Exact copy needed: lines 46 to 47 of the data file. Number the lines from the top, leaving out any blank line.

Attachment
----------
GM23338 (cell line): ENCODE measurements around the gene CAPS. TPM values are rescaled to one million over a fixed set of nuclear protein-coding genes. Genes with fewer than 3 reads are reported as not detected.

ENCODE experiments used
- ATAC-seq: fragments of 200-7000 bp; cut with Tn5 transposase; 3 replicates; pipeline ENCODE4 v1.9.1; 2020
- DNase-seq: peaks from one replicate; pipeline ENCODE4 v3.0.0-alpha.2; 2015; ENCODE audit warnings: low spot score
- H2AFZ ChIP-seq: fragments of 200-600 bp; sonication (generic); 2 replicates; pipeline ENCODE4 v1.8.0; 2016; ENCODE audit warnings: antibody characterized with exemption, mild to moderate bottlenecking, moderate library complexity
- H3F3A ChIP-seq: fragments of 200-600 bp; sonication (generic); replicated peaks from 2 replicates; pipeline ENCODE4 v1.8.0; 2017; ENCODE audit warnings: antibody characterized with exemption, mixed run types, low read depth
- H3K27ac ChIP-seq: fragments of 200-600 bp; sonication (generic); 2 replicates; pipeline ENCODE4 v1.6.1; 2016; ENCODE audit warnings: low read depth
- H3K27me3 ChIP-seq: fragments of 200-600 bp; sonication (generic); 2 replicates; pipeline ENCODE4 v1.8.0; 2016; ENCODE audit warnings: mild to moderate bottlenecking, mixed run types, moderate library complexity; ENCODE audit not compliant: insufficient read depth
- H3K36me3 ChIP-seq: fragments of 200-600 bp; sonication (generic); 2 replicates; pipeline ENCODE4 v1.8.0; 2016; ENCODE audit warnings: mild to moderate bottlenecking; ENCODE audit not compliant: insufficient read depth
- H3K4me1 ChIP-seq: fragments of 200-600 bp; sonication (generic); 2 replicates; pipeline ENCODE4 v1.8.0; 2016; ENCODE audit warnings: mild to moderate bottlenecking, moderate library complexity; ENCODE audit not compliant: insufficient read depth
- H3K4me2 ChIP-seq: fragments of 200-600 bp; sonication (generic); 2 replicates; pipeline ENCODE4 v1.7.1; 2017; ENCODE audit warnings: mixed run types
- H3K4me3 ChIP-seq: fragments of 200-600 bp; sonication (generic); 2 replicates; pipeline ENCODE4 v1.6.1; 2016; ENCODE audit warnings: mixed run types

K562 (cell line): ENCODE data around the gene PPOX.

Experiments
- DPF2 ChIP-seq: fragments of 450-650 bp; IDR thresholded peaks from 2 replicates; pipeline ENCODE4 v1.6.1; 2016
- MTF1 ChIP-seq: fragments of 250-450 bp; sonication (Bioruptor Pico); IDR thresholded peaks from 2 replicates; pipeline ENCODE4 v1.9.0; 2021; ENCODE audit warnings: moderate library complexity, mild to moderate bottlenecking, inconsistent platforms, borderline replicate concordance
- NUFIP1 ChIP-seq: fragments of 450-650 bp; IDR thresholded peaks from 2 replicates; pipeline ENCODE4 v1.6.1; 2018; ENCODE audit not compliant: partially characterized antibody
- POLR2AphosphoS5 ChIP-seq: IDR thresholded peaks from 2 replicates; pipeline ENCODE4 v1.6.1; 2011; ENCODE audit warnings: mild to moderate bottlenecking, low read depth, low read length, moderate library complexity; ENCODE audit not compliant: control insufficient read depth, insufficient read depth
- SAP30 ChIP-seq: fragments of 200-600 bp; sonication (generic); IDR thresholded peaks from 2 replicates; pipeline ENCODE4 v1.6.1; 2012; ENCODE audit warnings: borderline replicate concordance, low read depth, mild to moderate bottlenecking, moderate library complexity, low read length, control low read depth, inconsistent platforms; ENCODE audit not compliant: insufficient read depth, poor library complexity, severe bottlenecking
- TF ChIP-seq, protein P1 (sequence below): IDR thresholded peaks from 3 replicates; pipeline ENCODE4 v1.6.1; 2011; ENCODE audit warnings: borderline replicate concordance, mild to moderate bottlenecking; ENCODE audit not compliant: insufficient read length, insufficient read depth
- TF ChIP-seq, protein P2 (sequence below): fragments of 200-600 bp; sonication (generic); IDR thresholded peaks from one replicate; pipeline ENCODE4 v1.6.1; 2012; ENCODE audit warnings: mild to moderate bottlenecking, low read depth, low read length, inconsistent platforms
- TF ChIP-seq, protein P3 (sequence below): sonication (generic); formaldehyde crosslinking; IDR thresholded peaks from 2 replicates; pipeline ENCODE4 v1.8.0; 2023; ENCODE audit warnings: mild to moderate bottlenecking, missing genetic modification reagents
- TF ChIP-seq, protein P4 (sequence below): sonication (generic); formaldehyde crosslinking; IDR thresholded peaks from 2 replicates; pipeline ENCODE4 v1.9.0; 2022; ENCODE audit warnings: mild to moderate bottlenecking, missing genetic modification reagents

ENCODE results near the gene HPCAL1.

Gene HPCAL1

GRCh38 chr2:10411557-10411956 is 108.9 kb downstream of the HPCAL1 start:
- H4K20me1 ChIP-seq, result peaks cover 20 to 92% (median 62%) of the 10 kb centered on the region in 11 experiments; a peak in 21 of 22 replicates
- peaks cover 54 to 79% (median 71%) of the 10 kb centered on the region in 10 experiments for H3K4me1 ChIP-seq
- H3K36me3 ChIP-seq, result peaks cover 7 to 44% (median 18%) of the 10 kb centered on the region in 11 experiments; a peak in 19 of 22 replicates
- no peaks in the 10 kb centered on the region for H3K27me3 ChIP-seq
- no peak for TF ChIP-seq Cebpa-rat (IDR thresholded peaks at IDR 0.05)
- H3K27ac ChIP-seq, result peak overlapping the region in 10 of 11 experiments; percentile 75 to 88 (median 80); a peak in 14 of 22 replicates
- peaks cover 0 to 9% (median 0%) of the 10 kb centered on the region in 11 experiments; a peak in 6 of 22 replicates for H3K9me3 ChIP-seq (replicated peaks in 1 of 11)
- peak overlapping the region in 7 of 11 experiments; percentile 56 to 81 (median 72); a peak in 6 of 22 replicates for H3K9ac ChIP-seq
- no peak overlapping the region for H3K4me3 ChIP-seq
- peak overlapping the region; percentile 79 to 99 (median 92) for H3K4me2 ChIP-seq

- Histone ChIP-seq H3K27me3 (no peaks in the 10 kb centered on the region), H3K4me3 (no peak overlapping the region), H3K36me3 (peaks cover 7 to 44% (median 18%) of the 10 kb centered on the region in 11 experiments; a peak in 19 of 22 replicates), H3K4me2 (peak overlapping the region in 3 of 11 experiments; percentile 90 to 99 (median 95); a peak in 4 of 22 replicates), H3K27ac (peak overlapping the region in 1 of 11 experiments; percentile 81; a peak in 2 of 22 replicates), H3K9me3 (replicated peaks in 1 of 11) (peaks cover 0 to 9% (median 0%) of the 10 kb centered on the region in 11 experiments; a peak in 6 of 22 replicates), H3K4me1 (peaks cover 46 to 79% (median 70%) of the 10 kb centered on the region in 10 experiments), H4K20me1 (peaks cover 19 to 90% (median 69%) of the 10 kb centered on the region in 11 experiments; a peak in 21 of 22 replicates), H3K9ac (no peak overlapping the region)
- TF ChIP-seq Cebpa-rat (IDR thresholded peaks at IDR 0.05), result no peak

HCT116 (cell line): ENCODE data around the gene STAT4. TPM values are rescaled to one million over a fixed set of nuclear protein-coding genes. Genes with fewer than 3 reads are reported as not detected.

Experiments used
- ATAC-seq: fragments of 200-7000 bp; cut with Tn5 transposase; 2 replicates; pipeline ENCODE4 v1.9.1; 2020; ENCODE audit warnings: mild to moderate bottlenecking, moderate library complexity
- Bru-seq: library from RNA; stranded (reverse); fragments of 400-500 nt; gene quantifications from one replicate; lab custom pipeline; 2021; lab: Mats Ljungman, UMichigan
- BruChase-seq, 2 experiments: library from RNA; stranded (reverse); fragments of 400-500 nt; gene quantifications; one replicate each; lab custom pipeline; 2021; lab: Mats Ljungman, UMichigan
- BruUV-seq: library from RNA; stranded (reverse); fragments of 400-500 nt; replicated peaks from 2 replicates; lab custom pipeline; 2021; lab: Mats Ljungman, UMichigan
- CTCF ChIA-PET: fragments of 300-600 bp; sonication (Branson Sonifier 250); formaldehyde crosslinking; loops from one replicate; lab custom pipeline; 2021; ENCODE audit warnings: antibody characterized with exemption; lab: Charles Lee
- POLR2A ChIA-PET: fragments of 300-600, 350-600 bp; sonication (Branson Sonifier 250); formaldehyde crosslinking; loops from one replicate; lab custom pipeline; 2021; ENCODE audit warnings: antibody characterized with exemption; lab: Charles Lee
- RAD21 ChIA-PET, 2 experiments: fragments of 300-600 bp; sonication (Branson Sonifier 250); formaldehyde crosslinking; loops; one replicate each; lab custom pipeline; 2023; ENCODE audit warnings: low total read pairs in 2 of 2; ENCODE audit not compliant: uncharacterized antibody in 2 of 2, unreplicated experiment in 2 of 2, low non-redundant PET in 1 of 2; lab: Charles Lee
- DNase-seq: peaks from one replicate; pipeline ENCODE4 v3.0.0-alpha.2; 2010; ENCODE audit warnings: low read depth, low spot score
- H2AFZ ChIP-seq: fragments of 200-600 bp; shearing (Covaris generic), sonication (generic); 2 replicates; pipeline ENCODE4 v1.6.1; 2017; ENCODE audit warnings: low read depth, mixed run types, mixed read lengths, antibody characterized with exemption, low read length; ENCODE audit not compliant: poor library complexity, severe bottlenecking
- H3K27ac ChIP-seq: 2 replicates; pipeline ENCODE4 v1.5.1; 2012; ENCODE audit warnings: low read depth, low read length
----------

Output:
- POLR2A ChIA-PET: fragments of 300-600, 350-600 bp; sonication (Branson Sonifier 250); formaldehyde crosslinking; loops from one replicate; lab custom pipeline; 2021; ENCODE audit warnings: antibody characterized with exemption; lab: Charles Lee
- RAD21 ChIA-PET, 2 experiments: fragments of 300-600 bp; sonication (Branson Sonifier 250); formaldehyde crosslinking; loops; one replicate each; lab custom pipeline; 2023; ENCODE audit warnings: low total read pairs in 2 of 2; ENCODE audit not compliant: uncharacterized antibody in 2 of 2, unreplicated experiment in 2 of 2, low non-redundant PET in 1 of 2; lab: Charles Lee